Elizabeth Warren or Bernie Sanders may or may not become president. And Democrats’ chances of taking complete control of Congress appear slim. Still, the author of today’s article expresses concern that “If the Dems take over, the top federal bracket goes to 50%, the cap on payroll taxes goes away and dividends and capital gains lose their favorable rates. Would the wealth tax start at $50 million? Of course not. Plan on $5 million.” So how can wealthier Americans protect their assets from such a scenario? CLICK HERE.
How do people who save 20% or more of their incomes for retirement – so-called retirement “super savers” – manage to do it? New research provides a big part of the answer, identifying “the single biggest difference between what super savers spent less on, as compared to the rest of us” – something super savers spend just 14% of their incomes on compared to 23% for non-super-savers. What is this critical difference in spending that allows super savers to save so much more for retirement? CLICK HERE.
The difference between running a marathon race and preparing for retirement, the author of today’s article observes, is that “When you cross the finish line in a marathon, you know the race is over. But when you quit the workforce, it’s much harder to figure out whether you’ve successfully reached retirement.” So how can you get a good sense of whether you’re succeeding financially as you enter retirement? He outlines 15 indicators – some money-related, and some not. For more CLICK HERE.
Individuals tend to retire when the market (and their portfolio balances) are up. However, as today’s article observes, “even though people often retire after periods of strong market returns, that, somewhat counterintuitively, tends to reduce their portfolios’ sustainability rather than enhance it.” This is one of the five retirement-planning blind spots that can catch retirees off-guard that the author details. For more on these blind spots to check before “pulling the rip cord” and leaving the working world for retirement, CLICK HERE.
How can retirees best ready themselves for a possible recession? Construct a sound financial plan if you don’t already have one, according to the author of today’s article. And if you already have an appropriate financial plan in place, his advice, “in short, is to do nothing.” Why does he recommend doing nothing in the face of a possible recession? Because, as he proceeds to outline, “a recession doesn’t automatically lead to losses in your portfolio”. For more, CLICK HERE.
If you’ve been extremely diligent and managed to save $1 million for retirement, how can you best make that $1 million last for a 30-year retirement? Today’s article outlines four different strategies (two conservative approaches and two moderate approaches) to do just that, with two of the strategies involving drawing down that $1 million nest egg over 30 years and the other two strategies preserving all $1 million for the entire 30 years. For more, CLICK HERE.
With the market butting up against all-time highs, those who are about to retire may be feeling particularly concerned, given sequence of returns risk and the potentially catastrophic effect of poor returns early on in retirement. For those nervous near-retirees, today’s article may provide some comfort as it outlines what a research team found when it comes to retiring at an all-time high in the market versus retiring at a random time in the market. For more, CLICK HERE.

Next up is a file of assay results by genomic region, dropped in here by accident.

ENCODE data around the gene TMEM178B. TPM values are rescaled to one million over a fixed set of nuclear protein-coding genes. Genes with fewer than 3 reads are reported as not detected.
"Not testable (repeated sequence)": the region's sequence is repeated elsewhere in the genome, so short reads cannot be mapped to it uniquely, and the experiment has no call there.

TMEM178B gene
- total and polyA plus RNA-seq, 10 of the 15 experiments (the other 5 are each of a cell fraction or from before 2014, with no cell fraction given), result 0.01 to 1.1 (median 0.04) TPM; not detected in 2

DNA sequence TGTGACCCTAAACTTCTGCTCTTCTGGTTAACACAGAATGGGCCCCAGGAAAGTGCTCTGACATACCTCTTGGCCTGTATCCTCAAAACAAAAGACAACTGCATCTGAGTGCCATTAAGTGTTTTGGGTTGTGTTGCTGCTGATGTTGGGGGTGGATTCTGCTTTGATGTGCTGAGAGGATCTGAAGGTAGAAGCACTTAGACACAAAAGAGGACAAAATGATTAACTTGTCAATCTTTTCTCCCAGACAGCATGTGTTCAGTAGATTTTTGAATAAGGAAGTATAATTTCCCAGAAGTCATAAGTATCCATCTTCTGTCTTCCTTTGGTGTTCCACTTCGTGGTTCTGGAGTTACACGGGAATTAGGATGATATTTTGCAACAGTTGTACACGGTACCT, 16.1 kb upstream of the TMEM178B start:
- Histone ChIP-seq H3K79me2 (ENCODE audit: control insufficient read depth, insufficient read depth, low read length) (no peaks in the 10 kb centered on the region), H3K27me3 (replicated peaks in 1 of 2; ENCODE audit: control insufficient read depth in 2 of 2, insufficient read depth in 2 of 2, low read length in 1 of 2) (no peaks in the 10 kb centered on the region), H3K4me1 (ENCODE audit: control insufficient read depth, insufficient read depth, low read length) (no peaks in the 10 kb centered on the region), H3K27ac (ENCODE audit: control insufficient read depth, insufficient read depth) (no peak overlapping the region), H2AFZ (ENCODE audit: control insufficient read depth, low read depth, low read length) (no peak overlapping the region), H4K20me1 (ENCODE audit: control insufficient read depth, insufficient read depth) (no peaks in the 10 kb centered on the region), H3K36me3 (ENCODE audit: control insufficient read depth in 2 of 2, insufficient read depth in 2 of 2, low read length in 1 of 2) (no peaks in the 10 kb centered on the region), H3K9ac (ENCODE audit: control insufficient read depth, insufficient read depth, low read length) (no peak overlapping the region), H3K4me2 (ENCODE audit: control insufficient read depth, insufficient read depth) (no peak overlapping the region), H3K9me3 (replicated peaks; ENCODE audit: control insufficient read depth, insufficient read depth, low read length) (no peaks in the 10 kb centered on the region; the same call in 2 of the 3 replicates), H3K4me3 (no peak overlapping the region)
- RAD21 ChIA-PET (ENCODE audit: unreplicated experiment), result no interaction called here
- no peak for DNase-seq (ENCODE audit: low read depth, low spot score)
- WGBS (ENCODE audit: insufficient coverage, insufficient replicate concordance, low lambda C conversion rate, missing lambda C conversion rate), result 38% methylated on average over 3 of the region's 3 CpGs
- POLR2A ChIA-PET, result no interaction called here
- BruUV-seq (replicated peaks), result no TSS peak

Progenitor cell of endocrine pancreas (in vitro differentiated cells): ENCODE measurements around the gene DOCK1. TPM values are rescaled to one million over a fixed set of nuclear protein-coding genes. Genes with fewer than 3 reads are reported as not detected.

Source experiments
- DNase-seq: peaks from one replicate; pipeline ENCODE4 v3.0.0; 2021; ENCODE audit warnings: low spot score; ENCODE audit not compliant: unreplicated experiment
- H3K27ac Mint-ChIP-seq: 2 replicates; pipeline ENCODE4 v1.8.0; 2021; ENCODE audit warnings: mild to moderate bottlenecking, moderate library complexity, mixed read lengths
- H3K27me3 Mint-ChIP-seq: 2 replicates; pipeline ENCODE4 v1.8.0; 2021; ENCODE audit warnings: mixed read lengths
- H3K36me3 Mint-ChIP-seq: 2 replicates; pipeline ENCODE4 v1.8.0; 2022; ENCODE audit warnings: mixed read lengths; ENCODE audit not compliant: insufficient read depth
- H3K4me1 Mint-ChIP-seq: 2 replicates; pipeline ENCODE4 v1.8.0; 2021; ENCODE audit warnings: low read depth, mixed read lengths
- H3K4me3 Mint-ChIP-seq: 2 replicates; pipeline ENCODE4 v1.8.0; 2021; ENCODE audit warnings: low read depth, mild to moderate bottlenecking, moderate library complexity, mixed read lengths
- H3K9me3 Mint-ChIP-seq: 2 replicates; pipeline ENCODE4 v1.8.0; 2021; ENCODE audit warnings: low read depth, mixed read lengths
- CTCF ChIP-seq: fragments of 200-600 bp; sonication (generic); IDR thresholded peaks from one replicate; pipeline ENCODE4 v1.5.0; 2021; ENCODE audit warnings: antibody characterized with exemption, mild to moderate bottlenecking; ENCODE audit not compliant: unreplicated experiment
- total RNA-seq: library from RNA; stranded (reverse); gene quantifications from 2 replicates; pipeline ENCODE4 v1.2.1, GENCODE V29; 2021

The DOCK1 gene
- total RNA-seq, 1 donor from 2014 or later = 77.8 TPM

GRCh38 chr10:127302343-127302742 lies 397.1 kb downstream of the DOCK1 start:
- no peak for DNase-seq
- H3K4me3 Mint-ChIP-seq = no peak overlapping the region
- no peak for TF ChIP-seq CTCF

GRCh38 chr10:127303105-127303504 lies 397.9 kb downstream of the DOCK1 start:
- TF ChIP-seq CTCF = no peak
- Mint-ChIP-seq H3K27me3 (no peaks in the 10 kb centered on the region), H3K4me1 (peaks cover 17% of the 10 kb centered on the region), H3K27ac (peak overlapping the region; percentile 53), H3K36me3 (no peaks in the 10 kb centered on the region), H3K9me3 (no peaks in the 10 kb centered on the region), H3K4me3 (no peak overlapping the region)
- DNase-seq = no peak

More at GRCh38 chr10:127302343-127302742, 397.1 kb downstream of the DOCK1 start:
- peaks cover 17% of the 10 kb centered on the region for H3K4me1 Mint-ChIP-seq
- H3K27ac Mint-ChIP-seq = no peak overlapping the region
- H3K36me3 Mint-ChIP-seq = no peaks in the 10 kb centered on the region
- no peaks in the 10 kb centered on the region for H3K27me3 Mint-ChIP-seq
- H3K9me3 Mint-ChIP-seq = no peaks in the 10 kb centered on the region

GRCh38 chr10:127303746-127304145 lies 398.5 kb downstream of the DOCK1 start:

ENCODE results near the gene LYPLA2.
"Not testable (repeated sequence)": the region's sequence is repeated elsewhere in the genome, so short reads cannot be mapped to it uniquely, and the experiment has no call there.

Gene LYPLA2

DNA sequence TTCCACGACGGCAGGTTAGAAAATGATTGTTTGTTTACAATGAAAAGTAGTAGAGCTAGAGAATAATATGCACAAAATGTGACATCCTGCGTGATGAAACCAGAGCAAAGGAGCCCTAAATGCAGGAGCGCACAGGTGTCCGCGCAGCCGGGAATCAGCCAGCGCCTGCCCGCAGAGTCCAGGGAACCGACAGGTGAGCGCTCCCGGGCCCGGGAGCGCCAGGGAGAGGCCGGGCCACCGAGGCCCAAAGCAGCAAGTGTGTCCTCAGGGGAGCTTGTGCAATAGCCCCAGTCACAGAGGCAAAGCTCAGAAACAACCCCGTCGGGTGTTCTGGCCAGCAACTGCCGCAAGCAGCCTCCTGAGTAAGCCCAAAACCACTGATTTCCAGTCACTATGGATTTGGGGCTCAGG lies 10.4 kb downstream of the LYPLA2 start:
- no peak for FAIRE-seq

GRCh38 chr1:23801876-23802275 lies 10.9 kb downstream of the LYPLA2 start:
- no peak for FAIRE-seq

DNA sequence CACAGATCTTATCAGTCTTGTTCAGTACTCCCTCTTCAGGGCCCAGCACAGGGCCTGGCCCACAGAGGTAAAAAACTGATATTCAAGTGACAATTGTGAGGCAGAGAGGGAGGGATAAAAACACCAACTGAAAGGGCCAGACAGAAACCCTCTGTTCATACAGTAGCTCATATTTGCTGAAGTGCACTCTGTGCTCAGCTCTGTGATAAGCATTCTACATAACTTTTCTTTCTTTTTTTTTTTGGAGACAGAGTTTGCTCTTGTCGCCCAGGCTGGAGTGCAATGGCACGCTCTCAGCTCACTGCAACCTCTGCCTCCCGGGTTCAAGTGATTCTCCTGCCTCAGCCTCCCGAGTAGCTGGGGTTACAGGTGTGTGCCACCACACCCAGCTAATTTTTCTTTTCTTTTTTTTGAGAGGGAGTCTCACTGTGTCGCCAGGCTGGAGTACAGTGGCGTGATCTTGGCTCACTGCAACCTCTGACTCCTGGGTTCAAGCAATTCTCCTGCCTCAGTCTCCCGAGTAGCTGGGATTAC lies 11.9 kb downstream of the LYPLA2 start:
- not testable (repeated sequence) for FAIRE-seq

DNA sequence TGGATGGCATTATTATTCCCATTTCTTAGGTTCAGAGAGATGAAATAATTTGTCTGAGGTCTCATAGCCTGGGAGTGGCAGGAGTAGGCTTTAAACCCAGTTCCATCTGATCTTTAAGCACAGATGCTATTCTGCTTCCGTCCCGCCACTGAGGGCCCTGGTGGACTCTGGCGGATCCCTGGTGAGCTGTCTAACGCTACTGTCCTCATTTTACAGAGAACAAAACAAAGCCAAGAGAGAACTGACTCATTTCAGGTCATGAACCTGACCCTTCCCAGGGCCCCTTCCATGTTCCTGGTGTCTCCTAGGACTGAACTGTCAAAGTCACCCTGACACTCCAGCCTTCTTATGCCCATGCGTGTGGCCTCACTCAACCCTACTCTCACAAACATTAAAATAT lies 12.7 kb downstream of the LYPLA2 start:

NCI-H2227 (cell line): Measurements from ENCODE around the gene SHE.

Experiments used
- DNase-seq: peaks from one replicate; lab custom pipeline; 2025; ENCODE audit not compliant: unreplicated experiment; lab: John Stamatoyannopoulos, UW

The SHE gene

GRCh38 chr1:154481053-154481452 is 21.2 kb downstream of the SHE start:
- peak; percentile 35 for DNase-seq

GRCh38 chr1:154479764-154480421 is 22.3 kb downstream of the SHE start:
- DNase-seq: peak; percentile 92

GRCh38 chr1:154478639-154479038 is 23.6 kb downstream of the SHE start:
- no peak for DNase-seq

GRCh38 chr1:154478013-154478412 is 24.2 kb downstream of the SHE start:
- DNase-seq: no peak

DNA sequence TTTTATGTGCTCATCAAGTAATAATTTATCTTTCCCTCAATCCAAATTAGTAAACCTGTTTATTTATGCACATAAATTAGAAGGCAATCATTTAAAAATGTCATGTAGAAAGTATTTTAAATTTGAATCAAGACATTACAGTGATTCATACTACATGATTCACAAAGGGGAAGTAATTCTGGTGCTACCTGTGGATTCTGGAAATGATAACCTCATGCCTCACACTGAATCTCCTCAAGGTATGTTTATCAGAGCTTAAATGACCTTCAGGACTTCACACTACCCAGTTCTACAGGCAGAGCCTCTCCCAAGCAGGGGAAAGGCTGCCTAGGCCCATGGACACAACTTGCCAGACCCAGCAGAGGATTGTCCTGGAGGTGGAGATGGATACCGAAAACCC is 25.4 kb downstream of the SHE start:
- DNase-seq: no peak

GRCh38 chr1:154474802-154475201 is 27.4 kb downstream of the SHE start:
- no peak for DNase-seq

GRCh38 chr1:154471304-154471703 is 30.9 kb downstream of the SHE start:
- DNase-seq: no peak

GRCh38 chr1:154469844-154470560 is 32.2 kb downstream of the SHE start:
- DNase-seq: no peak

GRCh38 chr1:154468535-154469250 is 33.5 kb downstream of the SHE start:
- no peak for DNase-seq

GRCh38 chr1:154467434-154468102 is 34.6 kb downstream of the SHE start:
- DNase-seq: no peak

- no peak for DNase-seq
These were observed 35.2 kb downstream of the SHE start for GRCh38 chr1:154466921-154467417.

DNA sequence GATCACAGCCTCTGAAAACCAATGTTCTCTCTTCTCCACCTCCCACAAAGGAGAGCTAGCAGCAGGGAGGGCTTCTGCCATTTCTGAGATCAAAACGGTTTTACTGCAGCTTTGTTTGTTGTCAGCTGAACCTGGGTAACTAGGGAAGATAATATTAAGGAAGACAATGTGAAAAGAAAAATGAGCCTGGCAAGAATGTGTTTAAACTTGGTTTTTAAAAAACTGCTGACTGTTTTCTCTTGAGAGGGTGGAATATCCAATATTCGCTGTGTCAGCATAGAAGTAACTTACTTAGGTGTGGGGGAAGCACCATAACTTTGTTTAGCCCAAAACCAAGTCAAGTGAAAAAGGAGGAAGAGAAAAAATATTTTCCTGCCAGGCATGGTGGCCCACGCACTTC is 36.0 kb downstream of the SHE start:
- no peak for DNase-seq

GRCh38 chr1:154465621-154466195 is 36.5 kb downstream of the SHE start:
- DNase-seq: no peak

If you want to increase your chances of a financially secure retirement, new research indicates that one way to do so is to be dynamic…with your spending strategy. The study “measured the success rates of various strategies that adjusted withdrawal rates depending on whether your portfolio in any given year is ahead or behind of what your retirement financial plan had assumed it should be” – and suggests that you can significantly increase the likelihood of achieving your retirement financial goals with relatively modest adjustments. For more on dynamic retirement financing strategies, CLICK HERE.
You’ve heard of black swan events (events which are extremely rare and hard to predict but which can have severe consequences), but what about white swan events? As today’s article explains, these events can be just as devastating to financial plans, but, despite the fact that they are more common and foreseeable than black swan events, people spend little time thinking about them. The author proceeds to outline some white swan events that he failed to predict when planning his early retirement, making the first two years of his retirement extremely tumultuous. For more, CLICK HERE.
While he acknowledges that they are “kind of boring”, when it comes to this retirement investment, the author of today’s article argues that “boring is brilliant.” The investment in question? Target-date funds. He proceeds to outline a number of reasons why investors should embrace these “boring” investment vehicles – and a simple strategy to overcome one of their few shortcomings and “wind up with anywhere from 10% to 50% more money in retirement.” For more, CLICK HERE.